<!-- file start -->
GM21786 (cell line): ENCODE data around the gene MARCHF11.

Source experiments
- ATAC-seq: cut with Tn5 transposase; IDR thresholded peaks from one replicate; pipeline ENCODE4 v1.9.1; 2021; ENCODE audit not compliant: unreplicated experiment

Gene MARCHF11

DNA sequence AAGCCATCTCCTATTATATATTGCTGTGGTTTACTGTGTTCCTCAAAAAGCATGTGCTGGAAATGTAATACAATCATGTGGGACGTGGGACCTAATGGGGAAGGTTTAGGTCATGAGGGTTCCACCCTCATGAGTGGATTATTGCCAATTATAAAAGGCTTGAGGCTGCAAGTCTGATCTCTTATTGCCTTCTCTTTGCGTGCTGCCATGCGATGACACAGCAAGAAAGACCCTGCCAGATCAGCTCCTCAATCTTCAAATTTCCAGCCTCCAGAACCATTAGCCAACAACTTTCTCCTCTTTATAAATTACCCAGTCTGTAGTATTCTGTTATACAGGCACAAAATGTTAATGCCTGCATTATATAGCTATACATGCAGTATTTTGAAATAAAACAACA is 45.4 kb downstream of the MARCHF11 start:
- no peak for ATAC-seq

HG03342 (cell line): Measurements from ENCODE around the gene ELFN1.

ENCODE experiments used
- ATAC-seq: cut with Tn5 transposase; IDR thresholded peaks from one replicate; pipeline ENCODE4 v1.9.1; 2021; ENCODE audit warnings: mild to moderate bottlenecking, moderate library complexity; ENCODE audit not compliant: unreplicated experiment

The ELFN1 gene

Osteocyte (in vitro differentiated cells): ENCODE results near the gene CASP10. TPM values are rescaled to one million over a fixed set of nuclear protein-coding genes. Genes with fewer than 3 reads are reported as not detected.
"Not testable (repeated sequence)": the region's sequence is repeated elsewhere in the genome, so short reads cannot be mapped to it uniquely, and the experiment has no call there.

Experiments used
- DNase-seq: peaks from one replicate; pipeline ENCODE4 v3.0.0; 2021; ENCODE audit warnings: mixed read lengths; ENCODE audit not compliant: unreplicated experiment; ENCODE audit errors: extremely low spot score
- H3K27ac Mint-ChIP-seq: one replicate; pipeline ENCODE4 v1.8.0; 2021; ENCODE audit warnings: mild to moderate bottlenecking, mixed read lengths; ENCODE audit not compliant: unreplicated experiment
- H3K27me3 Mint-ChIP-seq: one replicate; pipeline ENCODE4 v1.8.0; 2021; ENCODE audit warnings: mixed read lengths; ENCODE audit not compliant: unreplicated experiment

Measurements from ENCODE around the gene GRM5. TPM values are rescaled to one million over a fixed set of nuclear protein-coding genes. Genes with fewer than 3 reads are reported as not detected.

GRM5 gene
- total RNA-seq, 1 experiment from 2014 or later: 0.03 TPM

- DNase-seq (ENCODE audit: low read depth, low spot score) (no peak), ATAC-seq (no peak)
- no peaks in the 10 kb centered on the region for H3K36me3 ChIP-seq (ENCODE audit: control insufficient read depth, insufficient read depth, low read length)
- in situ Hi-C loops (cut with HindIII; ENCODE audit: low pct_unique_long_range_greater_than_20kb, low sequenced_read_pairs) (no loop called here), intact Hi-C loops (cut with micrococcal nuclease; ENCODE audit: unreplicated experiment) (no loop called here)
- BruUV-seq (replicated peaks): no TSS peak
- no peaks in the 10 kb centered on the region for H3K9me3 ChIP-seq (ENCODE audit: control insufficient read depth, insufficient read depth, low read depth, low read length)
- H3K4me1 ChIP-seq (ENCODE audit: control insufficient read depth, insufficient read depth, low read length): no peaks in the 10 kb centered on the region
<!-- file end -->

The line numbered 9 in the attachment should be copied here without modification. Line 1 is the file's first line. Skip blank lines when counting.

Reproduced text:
- ATAC-seq: cut with Tn5 transposase; IDR thresholded peaks from one replicate; pipeline ENCODE4 v1.9.1; 2021; ENCODE audit warnings: mild to moderate bottlenecking, moderate library complexity; ENCODE audit not compliant: unreplicated experiment